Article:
7. Mia SF - A.Radwanska d. Bartoli
...6-4/6-2. Bartoli's thigh injury and the stadium power failure sixteen games into this semifinal get the most attention, but that there were fifteen breaks of serve in the match's eighteen games might say more about the potential for A-Rad to thrill, but also eventually disappoint, come grand slam time.
8. Mia Doubles 2nd Rd - King/Niculescu d. Shvedova/Voskoboeva
...7-5/6-2. Oh, the upcoming Olympic competition is sometimes making for strange doubles bedfellows... and, in Miami, opponents. Usual doubles duo King/Shvedova faced off against each other in Miami, with the all-Kazakh team coming up on the short end. It made a difference, too. Because of their Miami results, King passed Shvedova in the doubles rankings and bumped her out of the Top 5. Whoops.
9. $50K Osprey 1st Rd - Eugenie Bouchard/CAN d. Laura Robson/GBR 6-3/6-7/6-4
Charleston Q1 - Melanie Oudin/USA d. Heather Watson/GBR 6-4/1-6/6-4
...hey, two cheers for THIS side of the pond! Heehee.
10. $25 Phuket Final - Marta Sirotkina/RUS d. Claire Feuerstein/FRA
...7-5/7-6. No Russian women won a WTA singles title during the 1st Quarter, but Sirotkina has grabbed two challenger crowns.
HM- $10K Le Havre FRA Final - Myrtille Georges/FRA d. Ysaline Bonaventure/BEL
...5-7/7-5/6-0. For the second straight event, the 17-year old Waffle, still ranked outside the WTA Top 1000, made it through qualifying and all the way to the final. She's 0-2 in those matches, but such results surely make her someone to at least keep one eye on.
1. Charleston Q2 - Karolina Pliskova d. Michelle Larcher de Brito 6-4/6-2
Charleston Q2 - Iveta Benesova d. Kristyna Pliskova 6-1/4-6/6-3
...here they... err... SHE comes!
2. $25K Phuket QF - Marta Sirotkina/RUS d. #1 Erika Sema/JPN 6-2/6-0
$25 Bundaberg QF - Shuka Aoyama/JPN d. #1 Yurika Sema/JPN 6-2/4-6/7-5
...two weeks of events with the Sema sisters installed as #1 seeds in challengers = a 0-4 record in quarterfinals. Maybe they should go back to playing in the same events and give the family more of a fighting chance.
**REACHED FINALS AT AO, INDIAN WELLS & MIAMI IN SEASON**
1991 Monica Seles W-L-W
1994 Steffi Graf W-W-W
2000 Lindsay Davenport W-W-L
2000 Martina Hingis L-L-W
2012 MARIA SHARAPOVA L-L-L
1990 Stefan Edberg L-W-L
1994 Pete Sampras W-W-W
1995 Pete Sampras L-W-L
1998 Marcelo Rios L-W-W
2001 Andre Agassi W-W-W
2006 Roger Federer W-W-W
2011 Novak Djokovic W-W-W
**WTA FINALS AT INDIAN WELLS & MIAMI IN SEASON**
1991 Monica Seles L-W
1994 Steffi Graf W-W
1996 Steffi Graf W-W
1999 Serena Williams W-L
2000 Lindsay Davenport W-L
2000 Martina Hingis L-W
2005 Kim Clijsters W-W
2006 Maria Sharapova W-L
2012 MARIA SHARAPOVA L-L
**2012 WTA FINALS**
4...Victoria Azarenka, BLR (4-0)
3...MARIA SHARAPOVA, RUS (0-3)
2...AGNIESZKA RADWANSKA, POL (2-0)
2...Daniela Hantuchova, SVK (1-1)
2...Flavia Pennetta, ITA (0-2)
**2012 WTA SF**
4...Victoria Azarenka, BLR (4-0)
4...AGNIESZKA RADWANSKA, POL (2-2)
4...Angelique Kerber, GER (1-3)
3...MARIA SHARAPOVA, RUS (3-0)
3...MARION BARTOLI, FRA (1-2)
**2012 WEEKS IN TOP 20**
[of 14 weeks, CAPS = current Top 20]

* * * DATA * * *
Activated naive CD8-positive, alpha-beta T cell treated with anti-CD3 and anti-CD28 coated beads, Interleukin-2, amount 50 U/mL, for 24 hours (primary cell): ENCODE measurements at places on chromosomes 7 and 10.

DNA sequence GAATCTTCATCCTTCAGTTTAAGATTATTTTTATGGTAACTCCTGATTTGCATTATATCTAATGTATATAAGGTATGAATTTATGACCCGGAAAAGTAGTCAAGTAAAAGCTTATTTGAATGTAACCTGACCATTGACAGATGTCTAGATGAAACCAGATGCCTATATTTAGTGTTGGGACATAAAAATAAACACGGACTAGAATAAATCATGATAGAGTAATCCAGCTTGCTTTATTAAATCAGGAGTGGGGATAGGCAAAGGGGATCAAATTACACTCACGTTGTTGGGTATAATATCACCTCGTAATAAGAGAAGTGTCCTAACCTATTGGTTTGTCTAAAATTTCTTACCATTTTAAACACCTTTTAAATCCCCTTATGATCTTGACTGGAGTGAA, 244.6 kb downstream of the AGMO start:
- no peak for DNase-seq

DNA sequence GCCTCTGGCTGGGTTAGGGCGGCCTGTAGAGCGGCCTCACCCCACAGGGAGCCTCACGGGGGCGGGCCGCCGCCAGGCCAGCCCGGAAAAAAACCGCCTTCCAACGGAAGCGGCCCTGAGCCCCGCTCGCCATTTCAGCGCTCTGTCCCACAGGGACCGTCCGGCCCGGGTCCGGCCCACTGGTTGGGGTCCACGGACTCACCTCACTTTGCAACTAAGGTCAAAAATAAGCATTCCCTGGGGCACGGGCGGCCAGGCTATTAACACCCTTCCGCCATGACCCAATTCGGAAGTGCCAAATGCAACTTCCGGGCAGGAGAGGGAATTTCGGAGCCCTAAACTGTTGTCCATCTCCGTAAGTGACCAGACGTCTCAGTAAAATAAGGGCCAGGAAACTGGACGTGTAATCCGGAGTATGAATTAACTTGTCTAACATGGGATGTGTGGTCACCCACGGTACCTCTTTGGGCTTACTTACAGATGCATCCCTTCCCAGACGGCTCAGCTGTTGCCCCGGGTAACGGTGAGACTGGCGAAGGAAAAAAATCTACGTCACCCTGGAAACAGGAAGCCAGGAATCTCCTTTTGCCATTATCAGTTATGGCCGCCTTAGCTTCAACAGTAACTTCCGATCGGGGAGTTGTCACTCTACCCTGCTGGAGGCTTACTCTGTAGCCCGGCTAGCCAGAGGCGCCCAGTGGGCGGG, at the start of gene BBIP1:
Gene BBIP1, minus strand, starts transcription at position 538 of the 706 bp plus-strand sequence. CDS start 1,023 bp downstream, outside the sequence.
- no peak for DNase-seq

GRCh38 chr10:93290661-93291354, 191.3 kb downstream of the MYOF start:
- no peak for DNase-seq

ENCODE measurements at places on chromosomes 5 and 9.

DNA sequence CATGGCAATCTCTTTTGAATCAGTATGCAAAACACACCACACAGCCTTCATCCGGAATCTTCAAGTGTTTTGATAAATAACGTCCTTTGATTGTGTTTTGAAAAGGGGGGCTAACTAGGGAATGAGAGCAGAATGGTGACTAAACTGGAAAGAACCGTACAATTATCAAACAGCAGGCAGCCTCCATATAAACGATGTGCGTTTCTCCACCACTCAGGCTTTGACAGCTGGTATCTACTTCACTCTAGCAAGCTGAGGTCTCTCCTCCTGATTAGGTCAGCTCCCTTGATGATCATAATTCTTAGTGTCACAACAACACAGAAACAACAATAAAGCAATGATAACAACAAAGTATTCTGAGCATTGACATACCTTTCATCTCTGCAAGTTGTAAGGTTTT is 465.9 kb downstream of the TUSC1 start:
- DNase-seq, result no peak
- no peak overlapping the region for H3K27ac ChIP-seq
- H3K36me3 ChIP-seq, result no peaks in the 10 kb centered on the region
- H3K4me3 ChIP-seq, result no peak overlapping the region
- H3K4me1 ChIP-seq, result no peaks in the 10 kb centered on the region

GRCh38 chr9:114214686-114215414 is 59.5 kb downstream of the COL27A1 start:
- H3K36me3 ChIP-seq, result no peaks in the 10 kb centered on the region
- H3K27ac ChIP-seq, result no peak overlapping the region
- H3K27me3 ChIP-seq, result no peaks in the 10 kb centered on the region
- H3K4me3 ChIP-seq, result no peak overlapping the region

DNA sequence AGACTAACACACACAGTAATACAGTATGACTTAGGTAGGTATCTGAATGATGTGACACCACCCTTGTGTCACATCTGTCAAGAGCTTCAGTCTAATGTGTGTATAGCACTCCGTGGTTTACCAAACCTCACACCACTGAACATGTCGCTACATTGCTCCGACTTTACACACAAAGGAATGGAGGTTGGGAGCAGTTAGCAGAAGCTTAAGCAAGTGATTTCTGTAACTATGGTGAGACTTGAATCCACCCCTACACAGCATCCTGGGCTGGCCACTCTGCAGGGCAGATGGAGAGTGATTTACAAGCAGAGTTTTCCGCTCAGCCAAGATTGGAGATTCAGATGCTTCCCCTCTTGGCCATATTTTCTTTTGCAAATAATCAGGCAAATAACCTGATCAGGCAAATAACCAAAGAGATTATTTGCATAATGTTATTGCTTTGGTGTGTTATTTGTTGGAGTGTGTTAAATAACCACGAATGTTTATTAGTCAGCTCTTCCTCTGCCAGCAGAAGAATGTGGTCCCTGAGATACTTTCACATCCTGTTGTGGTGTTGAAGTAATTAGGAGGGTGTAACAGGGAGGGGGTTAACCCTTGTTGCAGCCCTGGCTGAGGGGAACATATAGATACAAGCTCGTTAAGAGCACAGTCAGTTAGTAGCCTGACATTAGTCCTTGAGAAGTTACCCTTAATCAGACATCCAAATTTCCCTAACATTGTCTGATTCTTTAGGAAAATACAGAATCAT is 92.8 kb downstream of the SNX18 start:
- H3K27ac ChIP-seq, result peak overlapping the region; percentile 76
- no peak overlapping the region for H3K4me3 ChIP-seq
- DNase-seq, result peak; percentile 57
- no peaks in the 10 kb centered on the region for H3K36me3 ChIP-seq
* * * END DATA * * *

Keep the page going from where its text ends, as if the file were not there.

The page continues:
**BACKSPIN MARCH AWARDS**
TOP PLAYER: Victoria Azarenka, BLR
RISER: Agnieszka Radwanska, POL
SURPRISE: Jamie Hampton, USA
VETERAN: Maria Sharapova, RUS
COMEBACK: Alisa Kleybanova, RUS
FRESH FACE: Sloane Stephens, USA
DOWN: Petra Kvitova, CZE
ITF PLAYER: Ana Savic, CRO
JUNIOR STAR: Anna Danilina, KAZ
CHARLESTON, SOUTH CAROLINA (Premier $740K/green clay outdoor)
11 Final: Wozniacki d. Vesnina
11 Doubles Champions: Mirza/Vesnina
12 Top Seeds: #2 Stosur/#3 Bartoli (#1 Radwanska w/d)
#3 Bartoli d. Wozniak
#2 Stosur d. #6 Lisicki
#3 Bartoli d. #2 Stosur
...oh, with both Sisters in this draw, it's so tempting to go with one. I suspect a certain former cave-dweller will take advantage of that. Lisicki made one of her first big splashes at this event a few years ago, but she's in the super-tough bottom half of the draw (she could have to face Wickmayer, Serena and either Venus or Stosur just to get to the final), and this isn't Wimbledon. Maybe she'll catch a wave, though. It'd be nice to see. But I'll split the difference and pick her no better than the semis. Bartoli is coming in with the leg injury she suffered in Miami, but she might have an easier go of things in the top half than whoever emerges from the bottom.
Well, darlings, it looks like Carl is late, so I guess I'll be picki-
(doors slams in background, heavy breathing gets closer)
CARL: Carl here! Carl pick now!
CARLA: Now, now. I was here first, dear.
CARL: CARL here! CARL pick now! Carla no pick good as Carl last two events. Time for change!
CARLA: (sigh) Not even a hello, huh? You just start right in how you did better than me.
CARL: HELLO! Carl just tell truth. Carl pick now!
CARLA: (sigh) Fine. Carl pick now, then. But Carla pick again soon. Oh, no. Now you've got me doing it.
CARL: Doing what?
CARLA: Nevermind. Go ahead. I'll just go read about what Diane is seeing in Charleston.
#4 zvonareva d. #3 bartoli
#5 s.williams d. (wc) v.williams
#5 s.williams d. #4 zvonareva
...Serena no like losing to Wozniacki. She erase from memory quick. Just like Carl will do to Todd once gets close enough again.
THIS WEEK: 1st Quarter Backspin Awards
All for now.